We had the good fortune of connecting with Luke “Skippy” Harbur and we’ve shared our conversation below.
Hi Luke “Skippy”, we’d love for you to start things off by telling us something about your industry that we and others not in the industry might be unaware of?
In the creative production and entertainment industry, it takes some serious money to start it properly. To create high quality products and services, you need to understand that you may lose money in the beginning quickly but must think about how your projects can pay back and turn a profit in the long-term. As someone who continues working through anxiety, there are days when I freeze up about making the decision to do this full-time. Yet, as I prepare to put on my first major production that involves a crew of 10 people, you realize what you’re doing is about setting aside your ego for a greater good of serving others financially, morally, and emotionally. This makes the industry worth it in the end!
Alright, so let’s move onto what keeps you busy professionally?
What sets me apart from others is the variety I bring to my entertainment project, “musicbyskippy.” Beatboxing, singing, beat production, rapping, & keyboard playing are all part of what I do to tell stories. I got to where I was after being in ensembles for many years, saving money at a full-time communications job for almost three years, and putting myself out there as a solo artist for the first time in May 2021. Taking this pathway is never easy, and I’m accepting it never will be if I continue: when you’re starting out, you don’t have a lot of negotiation power without already having established a relationship with a contractor. Also, if you’re building an audience, businesses will always struggle to take on the risk of you because they want to know how you can make them money. If you get bigger, that same narrative stays expect now you as the artist have to pay people to help you, and numbers get bigger, and politics can more easily get involved.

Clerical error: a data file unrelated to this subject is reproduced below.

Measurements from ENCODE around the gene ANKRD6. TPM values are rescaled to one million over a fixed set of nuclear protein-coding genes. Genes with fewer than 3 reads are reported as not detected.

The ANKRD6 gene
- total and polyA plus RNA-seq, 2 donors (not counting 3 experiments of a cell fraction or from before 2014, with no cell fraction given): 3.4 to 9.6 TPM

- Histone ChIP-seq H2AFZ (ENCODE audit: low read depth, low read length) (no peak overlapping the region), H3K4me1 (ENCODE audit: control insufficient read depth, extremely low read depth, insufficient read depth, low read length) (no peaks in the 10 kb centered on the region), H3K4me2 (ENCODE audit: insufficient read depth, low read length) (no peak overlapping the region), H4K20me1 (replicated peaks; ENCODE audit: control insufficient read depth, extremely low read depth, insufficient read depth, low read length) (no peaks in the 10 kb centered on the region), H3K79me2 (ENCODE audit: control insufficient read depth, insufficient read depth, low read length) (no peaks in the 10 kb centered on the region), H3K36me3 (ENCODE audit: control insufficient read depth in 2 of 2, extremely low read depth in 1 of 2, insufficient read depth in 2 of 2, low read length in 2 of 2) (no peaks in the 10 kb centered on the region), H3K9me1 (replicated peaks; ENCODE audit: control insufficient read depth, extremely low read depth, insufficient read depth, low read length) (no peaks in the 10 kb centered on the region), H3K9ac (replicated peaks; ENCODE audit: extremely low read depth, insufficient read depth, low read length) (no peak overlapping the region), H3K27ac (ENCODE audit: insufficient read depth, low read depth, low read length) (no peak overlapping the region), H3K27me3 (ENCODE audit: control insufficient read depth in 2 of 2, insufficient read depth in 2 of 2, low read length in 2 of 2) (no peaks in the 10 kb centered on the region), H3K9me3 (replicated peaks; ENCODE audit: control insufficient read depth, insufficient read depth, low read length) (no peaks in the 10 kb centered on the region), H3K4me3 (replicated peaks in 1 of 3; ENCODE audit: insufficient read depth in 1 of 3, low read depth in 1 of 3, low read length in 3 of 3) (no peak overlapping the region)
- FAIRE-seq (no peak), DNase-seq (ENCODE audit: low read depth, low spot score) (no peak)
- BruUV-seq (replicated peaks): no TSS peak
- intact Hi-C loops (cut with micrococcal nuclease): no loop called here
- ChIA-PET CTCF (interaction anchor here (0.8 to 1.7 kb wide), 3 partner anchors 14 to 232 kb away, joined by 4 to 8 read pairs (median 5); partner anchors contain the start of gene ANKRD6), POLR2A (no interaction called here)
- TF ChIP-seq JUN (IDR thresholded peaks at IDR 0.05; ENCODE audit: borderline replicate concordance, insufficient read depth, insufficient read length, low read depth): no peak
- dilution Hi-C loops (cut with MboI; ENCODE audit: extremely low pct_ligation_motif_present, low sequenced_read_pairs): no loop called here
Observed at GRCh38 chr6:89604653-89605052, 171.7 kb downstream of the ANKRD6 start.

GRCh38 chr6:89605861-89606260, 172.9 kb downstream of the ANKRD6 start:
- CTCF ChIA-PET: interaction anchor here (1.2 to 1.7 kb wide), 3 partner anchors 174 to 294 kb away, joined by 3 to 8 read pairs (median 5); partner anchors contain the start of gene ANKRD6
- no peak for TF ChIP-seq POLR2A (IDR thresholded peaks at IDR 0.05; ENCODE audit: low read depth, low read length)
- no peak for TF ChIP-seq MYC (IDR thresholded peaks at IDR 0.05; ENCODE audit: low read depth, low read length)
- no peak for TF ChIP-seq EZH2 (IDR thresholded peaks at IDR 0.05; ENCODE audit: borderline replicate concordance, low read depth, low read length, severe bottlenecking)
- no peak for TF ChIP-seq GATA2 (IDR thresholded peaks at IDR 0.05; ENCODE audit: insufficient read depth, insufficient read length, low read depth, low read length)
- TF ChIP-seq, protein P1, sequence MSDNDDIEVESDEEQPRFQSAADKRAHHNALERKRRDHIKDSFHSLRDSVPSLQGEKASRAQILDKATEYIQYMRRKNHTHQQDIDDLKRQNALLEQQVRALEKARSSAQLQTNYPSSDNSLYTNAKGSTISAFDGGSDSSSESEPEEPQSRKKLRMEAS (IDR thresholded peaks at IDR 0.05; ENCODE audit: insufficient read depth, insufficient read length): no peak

I want people to know that musicbyskippy is for everyone, and behind the stage and on the stage you’re going to get a culture of kindness, hard work, and positivity. It may not be for everyone, and that’s also more than okay.
Any places to eat or things to do that you can share with our readers? If they have a friend visiting town, what are some spots they could take them to?
As a Kansas City-based artist, this city has grown significantly in the last 30 years. If I had all the money in the world, here’s what I’d do for a week long trip:
1. Go to a Kansas City Chiefs football game.
2. Visit multiple museums in the city: American Jazz Museum, Nelson Atkins Museum, Nerman Museum, and the Kansas City Museum are all prime examples.
3. See live, local entertainment at a few venues: Greenlady Lounge for jazz, Missie B’s for LGBTQ+ talent, & The Ship for a variety of music genres.
4. Kansas City Barbecue is a given: Gates BBQ, Arthur Bryant’s, and Q39 are all fantastic.
5. As the cherry on top, we’d check out some of the incredible mixed developments: Crown Center, Union Station, and City Market are all awesome.
The Shoutout series is all about recognizing that our success and where we are in life is at least somewhat thanks to the efforts, support, mentorship, love and encouragement of others. So is there someone that you want to dedicate your shoutout to?
I want to dedicate my shoutout to my mom, dad, brother, and the friends and colleagues who saw my artistic visions had foundations of hard work, compassion, and follow through. There is no way I’d be able to achieve what I’m doing without their help.
Personal Photo: photograph by Mariah Weber Additional Photos: 1. The black & white photo where I’m pointing out to audience: photograph by Taylor Hazley 2. The color photo with eyes closed, primarily purple color hue: photograph by Itzel Photo Co 3. The color photo with the “after” neon sign: photograph by Mariah Weber 4. The color photo with the train stop sign sign: photograph by Mariah Weber